Any disagreements over these issues are unlikely to derail Russia's continued involvement with the OPEC/non-OPEC production cut deal, however, analysts said.

Even with differing fiscal breakeven oil prices, Saudi Arabia and Russia, as the two largest producers in the coalition, will want to maintain their influence on the market, said Bassam Fattouh, director of the Oxford Institute for Energy Studies.

Russia is the world's second largest oil producer, behind the US, with Saudi Arabia ranking third. "The relationship will continue to be relevant for the oil market both in terms of management of physical supplies but also in terms of shaping market sentiment," Fattouh said. The current OPEC/non-OPEC deal binds the 24-country coalition to 1.2 million b/d in output cuts through March. Ministers will meet again December 5-6 in Vienna to discuss the agreement. OPEC Secretary General Mohammed Barkindo said that while he was in Moscow earlier last week, he had received assurances from Putin of Russia's commitment to OPEC cooperation, even though the country has not always complied with its quota under the supply cut deal. The annual OPEC-Russia Energy Dialogue is scheduled for Friday in Vienna. "Russia is the bridge that binds OPEC and non-OPEC," Barkindo told reporters Thursday at an industry conference in London. Russian energy minister Alexander Novak's close relationship with his previous Saudi counterpart Khalid al-Falih was seen as a key reason why two of the world's leading oil producers overcame concerns about competition for market share to agree to cooperate on production cuts. Falih was replaced last month by Prince Abdulaziz bin Salman, a veteran Saudi energy bureaucrat and the first royal to serve as the kingdom's energy minister. So far the Russian-Saudi relationship seems unaffected by the recent ministerial change. In the run-up to Putin's trip, the Saudi Council of Ministers said its energy ministry would discuss an unspecified cooperation protocol with Russia, and Russia's sovereign wealth fund, the Russian Direct Investment Fund (RDIF), announced the opening of its first overseas office in Saudi Arabia. The fund is in talks with Saudi Aramco to invest in some $3 billion worth of various projects.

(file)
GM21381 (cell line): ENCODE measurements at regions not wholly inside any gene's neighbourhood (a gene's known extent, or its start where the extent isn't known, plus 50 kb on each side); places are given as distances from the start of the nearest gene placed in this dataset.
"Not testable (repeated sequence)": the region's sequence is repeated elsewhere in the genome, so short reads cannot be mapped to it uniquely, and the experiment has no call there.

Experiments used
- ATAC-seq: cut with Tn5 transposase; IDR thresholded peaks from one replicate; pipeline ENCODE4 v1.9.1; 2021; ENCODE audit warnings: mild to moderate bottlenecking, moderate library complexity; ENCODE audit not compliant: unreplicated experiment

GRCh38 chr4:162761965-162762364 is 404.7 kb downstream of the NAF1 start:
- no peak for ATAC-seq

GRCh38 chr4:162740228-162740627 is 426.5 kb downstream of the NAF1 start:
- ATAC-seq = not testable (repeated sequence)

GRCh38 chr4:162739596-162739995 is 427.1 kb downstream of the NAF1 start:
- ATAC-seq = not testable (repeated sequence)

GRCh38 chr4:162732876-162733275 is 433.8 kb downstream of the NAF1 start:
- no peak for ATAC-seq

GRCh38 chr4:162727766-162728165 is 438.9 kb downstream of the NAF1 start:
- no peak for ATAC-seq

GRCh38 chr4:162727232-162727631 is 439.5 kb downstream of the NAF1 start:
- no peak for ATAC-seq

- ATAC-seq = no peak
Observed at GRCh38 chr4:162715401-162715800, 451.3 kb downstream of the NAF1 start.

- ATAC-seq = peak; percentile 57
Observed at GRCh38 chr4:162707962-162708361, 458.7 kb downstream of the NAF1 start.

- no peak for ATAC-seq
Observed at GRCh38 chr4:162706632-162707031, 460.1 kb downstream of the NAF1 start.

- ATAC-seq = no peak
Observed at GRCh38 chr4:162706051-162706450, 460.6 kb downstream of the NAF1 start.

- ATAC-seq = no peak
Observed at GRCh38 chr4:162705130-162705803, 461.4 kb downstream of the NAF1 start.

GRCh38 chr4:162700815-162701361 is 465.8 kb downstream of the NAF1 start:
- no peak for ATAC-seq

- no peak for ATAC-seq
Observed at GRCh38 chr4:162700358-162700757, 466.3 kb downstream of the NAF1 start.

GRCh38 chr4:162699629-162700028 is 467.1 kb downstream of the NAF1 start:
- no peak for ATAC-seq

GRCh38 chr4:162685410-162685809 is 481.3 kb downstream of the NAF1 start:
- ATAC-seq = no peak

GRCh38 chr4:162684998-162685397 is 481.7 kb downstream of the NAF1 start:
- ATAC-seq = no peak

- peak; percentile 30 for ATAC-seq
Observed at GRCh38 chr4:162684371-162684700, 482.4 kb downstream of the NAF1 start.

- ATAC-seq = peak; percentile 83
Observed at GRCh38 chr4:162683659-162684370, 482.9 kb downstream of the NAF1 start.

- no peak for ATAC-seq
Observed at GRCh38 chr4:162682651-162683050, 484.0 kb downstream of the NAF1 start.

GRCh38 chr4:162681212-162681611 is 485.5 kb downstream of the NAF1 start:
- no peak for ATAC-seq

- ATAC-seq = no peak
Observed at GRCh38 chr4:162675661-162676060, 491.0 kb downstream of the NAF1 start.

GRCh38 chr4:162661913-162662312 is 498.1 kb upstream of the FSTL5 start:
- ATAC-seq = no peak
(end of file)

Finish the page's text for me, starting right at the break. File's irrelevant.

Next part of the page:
TALKS WITH THE UAE

The OPEC/non-OPEC deal has also facilitated an increase in dialog between Russia and the UAE. Last year the two countries signed a strategic partnership agreement, and Gazprom Neft, RDIF and Mubadala Petroleum set up a joint venture to develop oil fields in the Tomsk and Omsk regions of Siberia.

The partners have also indicated that they are interested in cooperating on other projects in the Middle East, including upstream exploration and LNG development.

Russia and the UAE are also both members of the Gas Exporting Countries Forum.

UAE state news agency WAM said Putin would hold talks with Abu Dhabi Crown Prince Mohamed bin Zayed on Tuesday.

--Rosemary Griffin, rosemary.griffin@spglobal.com

--Dania Saadi, dania.el.saadi@spglobal

--Edited by Alisdair Bowles, alisdair.bowles@spglobal.com